My first boss in Wall Street advised me "All the happiness in the world won't buy you money." I got the message, as did most of my generation. But the recent consolidation in the business has forced many to rethink their career paths. The growth of entrepreneur opportunities is opening new avenues to follow. In every part of the finance and business worlds, everyone is facing many more competitive challenges. Systematic thinking about career paths has become as essential part of staying employed, and moving ahead.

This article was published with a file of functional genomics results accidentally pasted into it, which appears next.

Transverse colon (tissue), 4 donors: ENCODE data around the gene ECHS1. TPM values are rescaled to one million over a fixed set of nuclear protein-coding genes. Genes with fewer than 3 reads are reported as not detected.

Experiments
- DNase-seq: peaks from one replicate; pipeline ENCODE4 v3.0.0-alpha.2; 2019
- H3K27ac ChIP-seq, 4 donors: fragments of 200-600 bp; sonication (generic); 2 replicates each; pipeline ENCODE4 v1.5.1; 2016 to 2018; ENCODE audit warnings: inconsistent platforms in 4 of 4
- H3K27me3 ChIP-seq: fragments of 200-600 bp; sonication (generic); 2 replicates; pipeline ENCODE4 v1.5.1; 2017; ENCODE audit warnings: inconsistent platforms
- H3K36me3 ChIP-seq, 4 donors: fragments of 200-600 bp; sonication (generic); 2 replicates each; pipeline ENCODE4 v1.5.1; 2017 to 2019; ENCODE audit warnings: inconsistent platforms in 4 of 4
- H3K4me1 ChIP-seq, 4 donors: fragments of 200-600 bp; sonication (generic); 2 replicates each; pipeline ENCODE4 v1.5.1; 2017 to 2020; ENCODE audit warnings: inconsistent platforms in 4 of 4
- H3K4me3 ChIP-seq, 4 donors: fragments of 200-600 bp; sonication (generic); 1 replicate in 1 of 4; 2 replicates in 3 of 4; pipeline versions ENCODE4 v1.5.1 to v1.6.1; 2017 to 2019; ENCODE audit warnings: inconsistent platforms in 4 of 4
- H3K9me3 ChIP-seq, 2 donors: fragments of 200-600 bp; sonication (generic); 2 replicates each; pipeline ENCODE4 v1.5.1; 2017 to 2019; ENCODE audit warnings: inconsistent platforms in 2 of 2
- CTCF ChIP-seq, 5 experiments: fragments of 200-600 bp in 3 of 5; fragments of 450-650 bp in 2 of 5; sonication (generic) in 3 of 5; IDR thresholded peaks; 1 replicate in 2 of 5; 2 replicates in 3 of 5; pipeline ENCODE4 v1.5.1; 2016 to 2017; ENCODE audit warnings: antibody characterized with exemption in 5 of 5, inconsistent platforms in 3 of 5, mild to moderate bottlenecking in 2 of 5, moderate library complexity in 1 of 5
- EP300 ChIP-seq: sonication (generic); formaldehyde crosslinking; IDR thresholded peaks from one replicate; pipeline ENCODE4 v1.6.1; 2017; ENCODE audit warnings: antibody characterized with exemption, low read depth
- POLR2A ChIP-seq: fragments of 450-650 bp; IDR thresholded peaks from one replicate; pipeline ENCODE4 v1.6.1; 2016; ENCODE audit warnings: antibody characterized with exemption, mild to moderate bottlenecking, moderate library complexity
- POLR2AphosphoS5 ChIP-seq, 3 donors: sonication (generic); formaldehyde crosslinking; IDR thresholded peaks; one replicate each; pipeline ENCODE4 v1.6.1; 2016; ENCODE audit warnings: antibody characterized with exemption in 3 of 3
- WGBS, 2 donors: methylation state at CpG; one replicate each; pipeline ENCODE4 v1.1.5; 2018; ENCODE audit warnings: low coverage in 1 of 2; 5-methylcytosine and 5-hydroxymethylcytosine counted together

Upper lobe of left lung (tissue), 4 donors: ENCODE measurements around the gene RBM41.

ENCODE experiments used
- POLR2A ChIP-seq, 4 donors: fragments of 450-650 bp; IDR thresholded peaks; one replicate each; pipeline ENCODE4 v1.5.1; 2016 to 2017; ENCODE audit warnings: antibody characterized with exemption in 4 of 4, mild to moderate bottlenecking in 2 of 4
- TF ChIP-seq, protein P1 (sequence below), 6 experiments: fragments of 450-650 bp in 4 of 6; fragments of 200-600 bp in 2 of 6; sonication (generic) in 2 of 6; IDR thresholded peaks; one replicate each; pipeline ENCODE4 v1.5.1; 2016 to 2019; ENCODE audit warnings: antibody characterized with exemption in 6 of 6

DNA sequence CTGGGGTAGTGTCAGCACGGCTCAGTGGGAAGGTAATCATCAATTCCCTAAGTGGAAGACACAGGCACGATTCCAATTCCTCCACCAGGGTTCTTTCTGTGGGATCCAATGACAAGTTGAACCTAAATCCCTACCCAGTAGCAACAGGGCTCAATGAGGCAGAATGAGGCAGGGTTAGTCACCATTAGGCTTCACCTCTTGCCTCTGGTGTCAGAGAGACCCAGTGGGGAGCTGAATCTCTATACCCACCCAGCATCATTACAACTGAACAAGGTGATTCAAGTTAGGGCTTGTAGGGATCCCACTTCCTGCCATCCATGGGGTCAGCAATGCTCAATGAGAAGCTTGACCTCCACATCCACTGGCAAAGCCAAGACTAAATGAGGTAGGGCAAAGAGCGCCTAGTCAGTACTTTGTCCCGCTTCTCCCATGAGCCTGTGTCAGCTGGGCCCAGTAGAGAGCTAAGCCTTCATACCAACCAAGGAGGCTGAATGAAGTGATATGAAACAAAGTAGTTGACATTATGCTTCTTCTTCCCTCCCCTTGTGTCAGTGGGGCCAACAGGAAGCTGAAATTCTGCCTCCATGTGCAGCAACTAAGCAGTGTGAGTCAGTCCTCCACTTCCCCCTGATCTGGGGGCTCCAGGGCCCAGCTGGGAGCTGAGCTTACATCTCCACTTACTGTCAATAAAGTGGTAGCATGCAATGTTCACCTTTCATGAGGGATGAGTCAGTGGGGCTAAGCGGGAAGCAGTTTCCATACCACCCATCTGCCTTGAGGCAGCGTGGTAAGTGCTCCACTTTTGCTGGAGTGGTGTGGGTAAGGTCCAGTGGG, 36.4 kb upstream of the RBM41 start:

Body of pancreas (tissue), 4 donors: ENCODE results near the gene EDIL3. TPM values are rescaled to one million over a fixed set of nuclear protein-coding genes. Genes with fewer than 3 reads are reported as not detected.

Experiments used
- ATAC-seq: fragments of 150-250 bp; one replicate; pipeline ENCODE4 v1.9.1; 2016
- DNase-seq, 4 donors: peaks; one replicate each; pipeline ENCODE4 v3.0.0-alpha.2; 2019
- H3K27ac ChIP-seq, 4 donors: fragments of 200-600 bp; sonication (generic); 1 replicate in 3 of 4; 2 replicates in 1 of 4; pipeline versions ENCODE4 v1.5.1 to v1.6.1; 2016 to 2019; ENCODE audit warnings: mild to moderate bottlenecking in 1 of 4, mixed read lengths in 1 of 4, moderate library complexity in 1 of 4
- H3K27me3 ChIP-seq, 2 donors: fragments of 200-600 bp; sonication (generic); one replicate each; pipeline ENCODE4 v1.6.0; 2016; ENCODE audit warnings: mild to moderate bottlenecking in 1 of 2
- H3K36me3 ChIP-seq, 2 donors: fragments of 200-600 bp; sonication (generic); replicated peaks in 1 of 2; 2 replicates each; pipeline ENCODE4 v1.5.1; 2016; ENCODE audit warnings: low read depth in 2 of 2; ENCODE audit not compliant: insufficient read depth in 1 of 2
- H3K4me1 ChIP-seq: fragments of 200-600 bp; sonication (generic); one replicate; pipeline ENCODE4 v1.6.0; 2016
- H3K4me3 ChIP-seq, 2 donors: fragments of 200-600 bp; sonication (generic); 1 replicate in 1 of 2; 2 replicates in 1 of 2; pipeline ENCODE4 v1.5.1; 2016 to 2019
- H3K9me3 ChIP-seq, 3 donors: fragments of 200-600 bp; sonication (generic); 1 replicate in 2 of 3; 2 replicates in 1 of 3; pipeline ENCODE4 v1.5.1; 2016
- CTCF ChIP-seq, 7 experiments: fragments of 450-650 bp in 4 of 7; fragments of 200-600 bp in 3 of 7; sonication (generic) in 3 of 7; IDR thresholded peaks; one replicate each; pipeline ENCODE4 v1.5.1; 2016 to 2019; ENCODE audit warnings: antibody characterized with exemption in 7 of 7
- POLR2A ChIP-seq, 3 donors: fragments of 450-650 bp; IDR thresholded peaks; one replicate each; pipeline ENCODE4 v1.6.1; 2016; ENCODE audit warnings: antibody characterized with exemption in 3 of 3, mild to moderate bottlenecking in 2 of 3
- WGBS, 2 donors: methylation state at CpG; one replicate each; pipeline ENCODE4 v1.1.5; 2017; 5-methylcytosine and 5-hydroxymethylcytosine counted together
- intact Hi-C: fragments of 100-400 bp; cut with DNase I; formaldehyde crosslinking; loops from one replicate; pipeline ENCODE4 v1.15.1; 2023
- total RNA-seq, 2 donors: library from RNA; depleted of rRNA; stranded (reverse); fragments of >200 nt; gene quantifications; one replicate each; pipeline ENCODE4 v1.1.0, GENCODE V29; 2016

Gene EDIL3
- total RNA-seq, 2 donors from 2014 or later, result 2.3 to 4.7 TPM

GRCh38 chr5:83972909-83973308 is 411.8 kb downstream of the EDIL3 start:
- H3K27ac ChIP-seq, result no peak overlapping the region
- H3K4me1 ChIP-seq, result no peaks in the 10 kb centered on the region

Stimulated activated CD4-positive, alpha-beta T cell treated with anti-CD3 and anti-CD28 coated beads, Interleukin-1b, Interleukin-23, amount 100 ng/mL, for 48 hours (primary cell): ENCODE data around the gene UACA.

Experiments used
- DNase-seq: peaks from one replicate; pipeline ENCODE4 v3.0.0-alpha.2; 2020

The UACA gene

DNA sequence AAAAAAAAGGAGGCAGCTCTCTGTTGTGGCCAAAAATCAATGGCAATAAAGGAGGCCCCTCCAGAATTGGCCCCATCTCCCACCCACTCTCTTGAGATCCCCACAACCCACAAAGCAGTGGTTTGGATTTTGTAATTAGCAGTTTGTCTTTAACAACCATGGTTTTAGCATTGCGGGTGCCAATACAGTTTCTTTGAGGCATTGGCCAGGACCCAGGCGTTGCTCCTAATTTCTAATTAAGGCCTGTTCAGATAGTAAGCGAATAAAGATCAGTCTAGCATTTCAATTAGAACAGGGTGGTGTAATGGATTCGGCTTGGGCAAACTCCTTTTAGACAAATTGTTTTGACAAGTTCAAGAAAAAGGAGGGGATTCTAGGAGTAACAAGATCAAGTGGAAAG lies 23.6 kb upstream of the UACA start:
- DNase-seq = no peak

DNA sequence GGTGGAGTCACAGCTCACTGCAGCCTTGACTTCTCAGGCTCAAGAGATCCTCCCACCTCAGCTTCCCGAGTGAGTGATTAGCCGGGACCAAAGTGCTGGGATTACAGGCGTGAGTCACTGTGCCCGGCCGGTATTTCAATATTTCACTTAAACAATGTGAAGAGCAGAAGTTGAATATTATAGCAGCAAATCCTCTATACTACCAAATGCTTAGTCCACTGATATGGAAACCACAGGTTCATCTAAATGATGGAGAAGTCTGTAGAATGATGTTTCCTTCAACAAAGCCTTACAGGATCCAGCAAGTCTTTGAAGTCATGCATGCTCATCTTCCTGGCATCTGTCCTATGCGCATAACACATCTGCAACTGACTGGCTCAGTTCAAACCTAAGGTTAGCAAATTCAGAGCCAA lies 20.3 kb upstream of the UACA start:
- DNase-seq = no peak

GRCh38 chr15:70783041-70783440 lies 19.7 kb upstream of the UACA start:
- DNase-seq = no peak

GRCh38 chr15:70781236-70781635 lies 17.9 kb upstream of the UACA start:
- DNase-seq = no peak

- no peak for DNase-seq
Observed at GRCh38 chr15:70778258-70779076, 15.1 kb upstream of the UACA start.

At the core of What You're Really Meant to Do: A Road Map for Reaching Your Unique Potential is "the difficult task of understanding who you are and what interests you," which is in contrast to following along defined traditional career routes, often becoming influenced by what your peers are doing, and what looks like the fastest road to a big bonus. It goes without saying, the self-discovery theme of the book is much different from the traditional career goal of finance professionals, which is to make money, as much and fast as possible. In an industry now characterized by restructuring and new business models, this has obvious dangers.